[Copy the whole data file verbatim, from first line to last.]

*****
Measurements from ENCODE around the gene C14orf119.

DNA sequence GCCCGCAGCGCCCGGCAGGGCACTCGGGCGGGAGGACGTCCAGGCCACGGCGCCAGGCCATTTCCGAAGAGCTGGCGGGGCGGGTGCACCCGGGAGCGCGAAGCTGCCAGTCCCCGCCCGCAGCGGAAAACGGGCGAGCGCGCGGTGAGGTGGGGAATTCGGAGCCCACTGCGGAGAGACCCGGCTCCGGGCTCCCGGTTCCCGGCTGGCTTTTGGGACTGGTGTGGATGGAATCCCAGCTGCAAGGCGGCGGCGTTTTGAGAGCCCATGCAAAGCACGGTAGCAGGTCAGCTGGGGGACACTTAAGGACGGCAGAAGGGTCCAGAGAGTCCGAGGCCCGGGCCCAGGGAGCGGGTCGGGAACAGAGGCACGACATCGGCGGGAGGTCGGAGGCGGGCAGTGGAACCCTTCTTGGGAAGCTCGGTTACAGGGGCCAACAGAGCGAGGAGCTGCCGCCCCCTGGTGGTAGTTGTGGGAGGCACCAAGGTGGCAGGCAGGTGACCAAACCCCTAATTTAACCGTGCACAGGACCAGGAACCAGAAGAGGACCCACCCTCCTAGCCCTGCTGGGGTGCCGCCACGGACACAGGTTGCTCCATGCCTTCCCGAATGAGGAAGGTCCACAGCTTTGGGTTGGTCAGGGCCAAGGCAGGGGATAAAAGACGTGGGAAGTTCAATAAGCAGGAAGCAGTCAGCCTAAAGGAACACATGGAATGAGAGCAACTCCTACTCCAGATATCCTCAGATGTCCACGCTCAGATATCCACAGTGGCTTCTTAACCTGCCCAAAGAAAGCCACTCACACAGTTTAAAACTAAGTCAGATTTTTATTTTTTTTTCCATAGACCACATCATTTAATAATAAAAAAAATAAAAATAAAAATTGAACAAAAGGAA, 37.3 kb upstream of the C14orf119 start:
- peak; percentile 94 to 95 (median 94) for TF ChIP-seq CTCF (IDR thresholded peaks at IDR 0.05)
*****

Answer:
Measurements from ENCODE around the gene C14orf119.

DNA sequence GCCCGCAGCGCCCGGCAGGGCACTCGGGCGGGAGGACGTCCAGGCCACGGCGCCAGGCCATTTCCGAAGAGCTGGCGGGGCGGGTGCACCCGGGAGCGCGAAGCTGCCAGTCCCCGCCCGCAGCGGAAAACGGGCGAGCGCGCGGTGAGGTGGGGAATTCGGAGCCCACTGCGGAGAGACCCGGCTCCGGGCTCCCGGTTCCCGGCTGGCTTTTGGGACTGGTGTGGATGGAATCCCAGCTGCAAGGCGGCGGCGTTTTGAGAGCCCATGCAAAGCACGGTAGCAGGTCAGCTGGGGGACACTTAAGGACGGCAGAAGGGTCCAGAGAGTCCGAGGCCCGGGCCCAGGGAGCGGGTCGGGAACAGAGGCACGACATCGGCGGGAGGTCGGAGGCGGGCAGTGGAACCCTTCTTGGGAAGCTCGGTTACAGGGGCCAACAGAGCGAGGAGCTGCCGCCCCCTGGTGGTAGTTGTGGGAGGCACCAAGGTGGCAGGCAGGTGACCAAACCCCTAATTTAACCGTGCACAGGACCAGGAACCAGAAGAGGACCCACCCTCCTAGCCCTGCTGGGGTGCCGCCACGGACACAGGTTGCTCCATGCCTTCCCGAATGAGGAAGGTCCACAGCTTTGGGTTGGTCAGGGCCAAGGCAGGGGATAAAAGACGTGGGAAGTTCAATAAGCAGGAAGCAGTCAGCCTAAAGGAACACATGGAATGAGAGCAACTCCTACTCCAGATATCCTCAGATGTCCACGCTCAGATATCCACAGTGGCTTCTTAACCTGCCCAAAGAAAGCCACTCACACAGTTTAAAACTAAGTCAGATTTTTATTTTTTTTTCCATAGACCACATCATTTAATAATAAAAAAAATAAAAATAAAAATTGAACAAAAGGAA, 37.3 kb upstream of the C14orf119 start:
- peak; percentile 94 to 95 (median 94) for TF ChIP-seq CTCF (IDR thresholded peaks at IDR 0.05)